The small band of some 1200 foreign fighters in Iraq are not for the most part career terrorists as far as anyone can tell. They are too young, at an average of 27, for that description. They are a new generation. They were college students and financiers who became angry about Bush's military occupation of a Muslim Arab country. In the absence of that invasion, they would still be at ordinary ho-hum jobs.
Bush says that his occupation of Iraq cannot explain the violent tactics of the "al-Qaeda insurgents" there. He says that the US was not in Iraq during the Embassy bombings of 1998, the attack on the US Cole in 2000, or September 11.
This talking point is pure propaganda on many fronts. First of all, Bush has not established that the foreign jihadis in Iraq are "al-Qaeda" in any significant sense. So his attempt to sneak in a continuity here is not legitimate. Second, while it is true that nothing justifies the violence of al-Qaeda (especially against a ship named the Cole!), it is not true that it lacks all context or motive or that US actions in Iraq were irrelevant to it. Muslim activists believed that US sanctions on Iraq were responsible for the deaths of 500,000 Iraqi children in the 1990s, and the US continued from time to time to bomb the country.
I wrote this earlier:
' That continental rift is the reason for the great interest in Republican Presidential Candidate Ron Paul's argument with his rival Rudi Guiliani. Paul said in the recent debate that the US was attacked on 9/11 in part because of its prior involvement in Iraq.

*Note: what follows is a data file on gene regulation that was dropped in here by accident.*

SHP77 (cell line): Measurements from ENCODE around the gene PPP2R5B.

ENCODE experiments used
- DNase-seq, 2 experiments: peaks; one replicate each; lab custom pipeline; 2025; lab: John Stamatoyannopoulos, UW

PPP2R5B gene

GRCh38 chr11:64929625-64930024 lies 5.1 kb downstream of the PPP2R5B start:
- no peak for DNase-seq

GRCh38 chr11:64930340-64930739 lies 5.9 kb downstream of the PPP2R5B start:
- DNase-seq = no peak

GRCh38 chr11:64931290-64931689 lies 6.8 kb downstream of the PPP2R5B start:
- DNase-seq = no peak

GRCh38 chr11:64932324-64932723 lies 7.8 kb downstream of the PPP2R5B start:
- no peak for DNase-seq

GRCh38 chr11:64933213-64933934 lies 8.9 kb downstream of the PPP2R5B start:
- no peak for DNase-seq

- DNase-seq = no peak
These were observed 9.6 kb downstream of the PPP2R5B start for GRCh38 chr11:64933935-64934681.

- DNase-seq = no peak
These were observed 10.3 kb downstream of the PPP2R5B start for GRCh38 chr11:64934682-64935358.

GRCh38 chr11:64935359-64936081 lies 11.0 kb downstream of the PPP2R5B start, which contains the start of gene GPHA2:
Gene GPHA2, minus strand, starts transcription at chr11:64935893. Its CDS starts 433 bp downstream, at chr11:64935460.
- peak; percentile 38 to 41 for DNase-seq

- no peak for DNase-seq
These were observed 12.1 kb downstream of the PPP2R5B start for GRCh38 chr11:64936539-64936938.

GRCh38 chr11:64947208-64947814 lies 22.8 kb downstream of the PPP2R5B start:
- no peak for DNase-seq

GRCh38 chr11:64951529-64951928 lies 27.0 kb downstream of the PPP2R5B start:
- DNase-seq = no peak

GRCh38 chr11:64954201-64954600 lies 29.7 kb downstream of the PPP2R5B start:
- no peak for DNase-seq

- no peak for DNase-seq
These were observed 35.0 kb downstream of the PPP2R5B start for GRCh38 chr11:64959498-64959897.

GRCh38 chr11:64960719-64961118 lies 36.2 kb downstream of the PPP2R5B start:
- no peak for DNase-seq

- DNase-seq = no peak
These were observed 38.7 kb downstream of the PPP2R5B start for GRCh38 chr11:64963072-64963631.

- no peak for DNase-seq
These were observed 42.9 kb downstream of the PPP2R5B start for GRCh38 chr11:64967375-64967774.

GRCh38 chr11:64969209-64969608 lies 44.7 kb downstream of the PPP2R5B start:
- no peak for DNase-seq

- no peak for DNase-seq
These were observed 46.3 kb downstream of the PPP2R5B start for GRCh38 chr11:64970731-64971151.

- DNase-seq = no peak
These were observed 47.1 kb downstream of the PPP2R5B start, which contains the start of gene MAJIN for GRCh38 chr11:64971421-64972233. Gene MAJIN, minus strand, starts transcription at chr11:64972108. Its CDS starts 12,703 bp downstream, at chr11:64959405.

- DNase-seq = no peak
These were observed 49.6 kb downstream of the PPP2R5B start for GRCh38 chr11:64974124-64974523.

Rudi Giuliani interrupted him, claimed he had never heard of that, and misrepresented Paul as justifying the attack.
But Paul was factually correct. In his 1996 fatwa declaring war on the United States, Bin Laden had said " . . .the civil and the military infrastructures of Iraq were savagely destroyed showing the depth of the Zionist-Crusaders' hatred to the Muslims and their children . . ."
Paul was saying that terror has a context, that the post-Gulf War US sanctions on Iraq in the 1990s that allegedly caused the deaths of 500,000 children helped produce hatred for this country in the Middle East.
In his reply to Giuliani's demand for a retraction, Paul said,
' “I believe the CIA is correct when it warns us about blowback. We overthrew the Iranian government in 1953 and their taking the hostages was the reaction. This dynamic persists and we ignore it at our risk. They’re not attacking us because we’re rich and free, they’re attacking us because we’re over there.” '
The final thing to say is that in 2001 you could argue that Bush was not responsible for al-Qaeda, though he did not take it seriously for the first 8 months (and his father had something to do while Vice President in the 1980s with helping create it to fight the Soviets). But in 2007, if al-Qaeda is still there, if Bin Laden is still there to accept oaths of fealty, if it forms a major threat to the US-- as Bush alleges-- then it is his fault for not doing a better job against it in the past 6 years.
Bush's falsehoods are unlikely to get much play or make any converts. The American public already knows the things I am saying (a big difference from 2003!) A few professional pundits who get rich off pandering to warmongers will trumpet the speech.